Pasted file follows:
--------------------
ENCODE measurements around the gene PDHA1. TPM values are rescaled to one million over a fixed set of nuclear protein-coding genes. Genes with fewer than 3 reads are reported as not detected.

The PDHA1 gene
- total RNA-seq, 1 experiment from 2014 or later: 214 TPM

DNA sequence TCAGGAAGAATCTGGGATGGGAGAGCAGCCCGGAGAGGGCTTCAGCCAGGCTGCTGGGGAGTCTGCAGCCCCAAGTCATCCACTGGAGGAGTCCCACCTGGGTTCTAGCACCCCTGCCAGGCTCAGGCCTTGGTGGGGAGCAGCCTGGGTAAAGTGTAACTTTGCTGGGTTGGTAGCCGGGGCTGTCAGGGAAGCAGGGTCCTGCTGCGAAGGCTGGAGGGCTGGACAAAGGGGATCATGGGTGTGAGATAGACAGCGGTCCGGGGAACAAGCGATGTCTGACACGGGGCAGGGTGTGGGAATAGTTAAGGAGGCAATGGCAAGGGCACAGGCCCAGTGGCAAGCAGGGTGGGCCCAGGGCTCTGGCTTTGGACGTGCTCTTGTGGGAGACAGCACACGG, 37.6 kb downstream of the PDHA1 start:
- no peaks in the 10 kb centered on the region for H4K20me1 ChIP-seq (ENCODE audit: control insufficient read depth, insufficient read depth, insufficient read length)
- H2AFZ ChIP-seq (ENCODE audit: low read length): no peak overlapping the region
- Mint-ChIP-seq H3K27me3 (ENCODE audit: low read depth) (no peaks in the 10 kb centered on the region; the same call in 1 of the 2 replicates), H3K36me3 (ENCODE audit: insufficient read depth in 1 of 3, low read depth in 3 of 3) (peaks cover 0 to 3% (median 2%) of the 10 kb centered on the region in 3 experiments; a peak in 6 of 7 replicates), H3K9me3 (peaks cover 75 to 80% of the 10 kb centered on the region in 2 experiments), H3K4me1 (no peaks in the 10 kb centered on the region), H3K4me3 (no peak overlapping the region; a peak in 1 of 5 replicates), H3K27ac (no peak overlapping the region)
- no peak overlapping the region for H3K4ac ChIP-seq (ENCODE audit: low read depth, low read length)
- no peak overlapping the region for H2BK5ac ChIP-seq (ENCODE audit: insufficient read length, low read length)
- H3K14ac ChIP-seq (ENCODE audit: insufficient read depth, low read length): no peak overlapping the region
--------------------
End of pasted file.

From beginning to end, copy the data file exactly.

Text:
ENCODE measurements around the gene PDHA1. TPM values are rescaled to one million over a fixed set of nuclear protein-coding genes. Genes with fewer than 3 reads are reported as not detected.

The PDHA1 gene
- total RNA-seq, 1 experiment from 2014 or later: 214 TPM

DNA sequence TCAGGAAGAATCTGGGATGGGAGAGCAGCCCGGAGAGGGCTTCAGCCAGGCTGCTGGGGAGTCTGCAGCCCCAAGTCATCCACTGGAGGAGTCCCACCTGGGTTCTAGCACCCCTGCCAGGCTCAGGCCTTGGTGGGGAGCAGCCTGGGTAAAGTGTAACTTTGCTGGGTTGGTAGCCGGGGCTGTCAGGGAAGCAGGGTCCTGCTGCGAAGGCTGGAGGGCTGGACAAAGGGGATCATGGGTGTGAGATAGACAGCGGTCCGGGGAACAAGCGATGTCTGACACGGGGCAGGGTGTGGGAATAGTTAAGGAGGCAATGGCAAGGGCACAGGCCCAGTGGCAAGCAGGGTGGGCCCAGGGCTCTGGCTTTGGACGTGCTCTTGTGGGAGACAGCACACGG, 37.6 kb downstream of the PDHA1 start:
- no peaks in the 10 kb centered on the region for H4K20me1 ChIP-seq (ENCODE audit: control insufficient read depth, insufficient read depth, insufficient read length)
- H2AFZ ChIP-seq (ENCODE audit: low read length): no peak overlapping the region
- Mint-ChIP-seq H3K27me3 (ENCODE audit: low read depth) (no peaks in the 10 kb centered on the region; the same call in 1 of the 2 replicates), H3K36me3 (ENCODE audit: insufficient read depth in 1 of 3, low read depth in 3 of 3) (peaks cover 0 to 3% (median 2%) of the 10 kb centered on the region in 3 experiments; a peak in 6 of 7 replicates), H3K9me3 (peaks cover 75 to 80% of the 10 kb centered on the region in 2 experiments), H3K4me1 (no peaks in the 10 kb centered on the region), H3K4me3 (no peak overlapping the region; a peak in 1 of 5 replicates), H3K27ac (no peak overlapping the region)
- no peak overlapping the region for H3K4ac ChIP-seq (ENCODE audit: low read depth, low read length)
- no peak overlapping the region for H2BK5ac ChIP-seq (ENCODE audit: insufficient read length, low read length)
- H3K14ac ChIP-seq (ENCODE audit: insufficient read depth, low read length): no peak overlapping the region